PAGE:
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Science & Innovation

 Concorde

The Concorde was the first commercial supersonic aircraft to have been built. Image: Wikimedia Commons

In 2011, a chance encounter under the wings of Concorde at Duxford Air Museum, Cambridge, with Trinity College Dublin Professor Johnny Coleman, would set in motion a series of events that would lead, six years later, to the development of a 20t/year graphene manufacturing plant.

As soon as we got talking, I was impressed by Johnny’s practical, non-nonsense approach to solving the scalability issue with graphene production.

Coleman is a physicist, not a chemist, and believed that the solution lay in mechanical techniques. Following the conference, Thomas Swan agreed to fund his group for four years to develop a scalable process for the manufacture of graphene.

 graphene

Just a nanometer thick, graphene consists of a single layer of carbon atoms joined in a hexagonal lattice. Image: Pixabay

Coleman and his team initially considered sonication – when sound waves are applied to a sample to agitate its particles – but quickly ruled it out due to its lack of scalability. He then sent one of his researchers out to the shops to buy a kitchen blender. They threw together some graphite, water, and a squirt of washing-up liquid into the blender, switched it on, and went for a cup of coffee.

When they later analysed the ‘grey soup’ they had created, they found they had successfully made few-layer graphene platelets. The group then spent months optimising the technique and worked closely with Thomas Swan scientists to transfer the process back to Thomas Swan’s manufacturing HQ in Consett, Ireland.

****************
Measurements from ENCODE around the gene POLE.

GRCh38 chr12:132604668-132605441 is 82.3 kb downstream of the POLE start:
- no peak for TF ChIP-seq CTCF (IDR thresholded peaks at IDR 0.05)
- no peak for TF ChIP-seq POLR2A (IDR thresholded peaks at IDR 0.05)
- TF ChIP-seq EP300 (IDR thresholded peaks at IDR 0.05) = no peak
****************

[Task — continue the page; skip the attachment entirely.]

spongebob gif

Originally posted by spongebob-squarepants-is-my-hero

Graphene is 300 times stronger than steel.

The plant can make up to 20t/year of high quality graphene. It uses a high sheer continuous process to exfoliate graphite flakes into few-layer graphene platelets in an aqueous dispersion.

The dispersion is stabilised by adding various surfactants before separating out the graphene using continuous cross-flow filtration devices developed with the support of the UK’s Centre for Process Innovation (CPI), part of the High Value Manufacturing Catapult – a government initiative focused on fostering innovation and economic growth in specific research areas.

 sticky tape

 

Using sticky tape, scientists pulled off graphene sheets from a block of graphite. Image: Pixabay

This de-risking of process development using a Catapult is a classic example of effective government intervention to support innovative SMEs. CPI not only showed us it worked, but also optimised the technique for us.

The company quickly realised that selling graphene in a powder form with no application data was not going to work. Instead, we developed a range of performance data to assist the sales team by highlighting what graphene can do if adopted into a range of applications.

 

The potential of graphene can be commercialised using composites. Video: The University of Manchester – The home of graphene

We also moved to make the product available in ‘industry friendly’ forms such as epoxy resin dispersions or polymer masterbatches. This move, slightly downstream from the raw material, has recently led to Thomas Swan announcing its intention to expand its range of formulated graphene materials, with a prototype product focusing on the manufacture of a carbon fibre composite.

Our application data shows that graphene has significant benefits as an industrial additive. Presenting this data to composite-using downstream customers is starting to open doors and create supply chain partnerships to get a raw material all the way to a fully integrated application.

 2010 Nobel Prize in Physics

Andre Geim and Kostya Novoselov won the 2010 Nobel Prize in Physics for their discovery of graphene. Image: Wikimedia Commons

The move downstream, to develop useable forms of graphene, is common in the industry, with most graphene suppliers now making their products available as an ink, dispersion or masterbatch. Thomas Swan’s experience with single-wall carbon nanotubes has made us aware of the need to take more control of graphene application development to ensure rapid market adoption.